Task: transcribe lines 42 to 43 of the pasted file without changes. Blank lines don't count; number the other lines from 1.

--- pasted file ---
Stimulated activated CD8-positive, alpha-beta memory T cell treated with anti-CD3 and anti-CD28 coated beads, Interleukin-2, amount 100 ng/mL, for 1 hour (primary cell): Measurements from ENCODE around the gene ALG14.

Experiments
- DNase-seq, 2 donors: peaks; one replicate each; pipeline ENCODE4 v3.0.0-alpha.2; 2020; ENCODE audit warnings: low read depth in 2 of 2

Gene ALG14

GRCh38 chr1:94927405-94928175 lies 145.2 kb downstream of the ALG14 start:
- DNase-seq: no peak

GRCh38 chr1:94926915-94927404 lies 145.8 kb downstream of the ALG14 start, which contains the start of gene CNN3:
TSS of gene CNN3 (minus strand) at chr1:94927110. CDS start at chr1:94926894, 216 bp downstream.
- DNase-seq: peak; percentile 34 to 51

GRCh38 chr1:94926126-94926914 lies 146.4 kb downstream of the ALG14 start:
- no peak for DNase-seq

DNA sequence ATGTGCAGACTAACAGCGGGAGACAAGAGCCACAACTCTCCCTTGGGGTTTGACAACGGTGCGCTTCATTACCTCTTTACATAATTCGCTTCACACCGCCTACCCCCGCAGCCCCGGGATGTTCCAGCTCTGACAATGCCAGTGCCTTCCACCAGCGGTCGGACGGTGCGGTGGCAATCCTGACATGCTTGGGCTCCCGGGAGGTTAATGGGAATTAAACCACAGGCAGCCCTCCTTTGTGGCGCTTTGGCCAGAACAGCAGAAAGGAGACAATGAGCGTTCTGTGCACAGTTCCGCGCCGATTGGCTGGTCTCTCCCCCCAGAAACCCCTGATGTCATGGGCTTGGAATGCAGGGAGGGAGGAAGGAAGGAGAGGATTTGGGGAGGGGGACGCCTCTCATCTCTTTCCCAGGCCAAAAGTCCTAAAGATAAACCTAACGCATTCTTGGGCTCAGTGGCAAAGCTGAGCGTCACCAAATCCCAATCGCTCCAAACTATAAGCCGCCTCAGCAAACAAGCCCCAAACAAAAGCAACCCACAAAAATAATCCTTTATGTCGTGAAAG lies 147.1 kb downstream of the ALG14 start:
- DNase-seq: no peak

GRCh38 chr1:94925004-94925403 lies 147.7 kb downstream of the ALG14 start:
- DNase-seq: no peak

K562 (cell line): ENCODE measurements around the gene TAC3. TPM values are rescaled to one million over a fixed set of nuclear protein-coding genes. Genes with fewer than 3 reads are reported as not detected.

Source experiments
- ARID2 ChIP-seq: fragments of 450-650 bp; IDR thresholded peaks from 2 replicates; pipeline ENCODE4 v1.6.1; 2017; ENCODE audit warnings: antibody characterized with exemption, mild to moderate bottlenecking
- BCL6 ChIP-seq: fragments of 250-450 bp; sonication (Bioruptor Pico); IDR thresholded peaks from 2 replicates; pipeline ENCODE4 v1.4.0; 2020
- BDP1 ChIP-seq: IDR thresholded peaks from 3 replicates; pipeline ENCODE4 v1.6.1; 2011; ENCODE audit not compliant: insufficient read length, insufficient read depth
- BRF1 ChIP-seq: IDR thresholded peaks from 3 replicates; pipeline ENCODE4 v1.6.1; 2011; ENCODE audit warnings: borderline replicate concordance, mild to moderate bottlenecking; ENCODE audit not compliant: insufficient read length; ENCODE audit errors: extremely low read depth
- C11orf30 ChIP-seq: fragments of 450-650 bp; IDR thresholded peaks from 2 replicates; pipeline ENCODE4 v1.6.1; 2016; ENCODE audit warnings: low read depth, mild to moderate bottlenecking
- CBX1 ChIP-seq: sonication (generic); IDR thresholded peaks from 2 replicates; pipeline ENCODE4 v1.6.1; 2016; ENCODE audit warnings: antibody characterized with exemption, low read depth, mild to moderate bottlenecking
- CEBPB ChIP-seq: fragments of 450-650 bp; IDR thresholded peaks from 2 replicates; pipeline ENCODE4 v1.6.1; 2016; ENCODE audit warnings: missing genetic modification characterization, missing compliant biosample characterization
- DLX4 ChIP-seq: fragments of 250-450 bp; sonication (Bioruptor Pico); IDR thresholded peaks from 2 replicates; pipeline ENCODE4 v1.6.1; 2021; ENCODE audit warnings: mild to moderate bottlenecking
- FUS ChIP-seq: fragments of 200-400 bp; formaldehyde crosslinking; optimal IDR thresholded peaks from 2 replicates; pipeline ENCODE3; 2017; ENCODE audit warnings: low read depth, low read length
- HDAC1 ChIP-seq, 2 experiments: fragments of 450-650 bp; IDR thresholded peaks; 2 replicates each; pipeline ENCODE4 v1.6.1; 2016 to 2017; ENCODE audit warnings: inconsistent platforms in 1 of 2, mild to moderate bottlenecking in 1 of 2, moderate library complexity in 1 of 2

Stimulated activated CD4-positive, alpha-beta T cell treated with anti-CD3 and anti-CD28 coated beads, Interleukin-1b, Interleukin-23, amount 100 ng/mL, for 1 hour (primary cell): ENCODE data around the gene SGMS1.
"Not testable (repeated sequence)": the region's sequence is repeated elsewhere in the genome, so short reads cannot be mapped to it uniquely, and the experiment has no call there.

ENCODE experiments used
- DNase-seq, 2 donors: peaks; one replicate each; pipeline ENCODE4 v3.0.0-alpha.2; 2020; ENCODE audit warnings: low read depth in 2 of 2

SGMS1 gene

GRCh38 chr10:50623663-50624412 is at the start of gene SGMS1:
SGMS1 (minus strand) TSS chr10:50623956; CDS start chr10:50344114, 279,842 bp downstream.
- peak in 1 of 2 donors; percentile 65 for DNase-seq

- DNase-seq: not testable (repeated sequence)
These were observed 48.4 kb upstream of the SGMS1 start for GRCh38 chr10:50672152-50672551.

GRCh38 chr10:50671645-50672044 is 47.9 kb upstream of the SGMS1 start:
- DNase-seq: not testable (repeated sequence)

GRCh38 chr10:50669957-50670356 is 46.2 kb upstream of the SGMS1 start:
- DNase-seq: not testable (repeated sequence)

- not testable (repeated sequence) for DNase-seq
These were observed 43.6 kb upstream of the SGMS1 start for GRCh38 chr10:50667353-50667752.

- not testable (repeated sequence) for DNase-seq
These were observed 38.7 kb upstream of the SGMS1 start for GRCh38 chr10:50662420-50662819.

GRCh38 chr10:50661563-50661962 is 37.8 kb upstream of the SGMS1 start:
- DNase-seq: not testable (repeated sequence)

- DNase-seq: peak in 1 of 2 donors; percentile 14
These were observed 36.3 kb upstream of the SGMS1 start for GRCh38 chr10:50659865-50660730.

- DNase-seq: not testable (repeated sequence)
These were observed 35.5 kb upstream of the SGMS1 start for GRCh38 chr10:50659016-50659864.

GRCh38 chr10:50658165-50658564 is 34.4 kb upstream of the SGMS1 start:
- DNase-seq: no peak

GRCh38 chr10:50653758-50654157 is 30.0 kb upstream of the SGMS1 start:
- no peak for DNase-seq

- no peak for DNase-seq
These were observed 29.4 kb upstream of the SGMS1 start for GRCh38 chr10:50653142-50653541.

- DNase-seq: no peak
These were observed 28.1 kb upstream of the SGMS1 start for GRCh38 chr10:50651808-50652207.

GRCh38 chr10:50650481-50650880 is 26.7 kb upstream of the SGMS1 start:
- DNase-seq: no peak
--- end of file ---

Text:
- not testable (repeated sequence) for DNase-seq
These were observed 43.6 kb upstream of the SGMS1 start for GRCh38 chr10:50667353-50667752.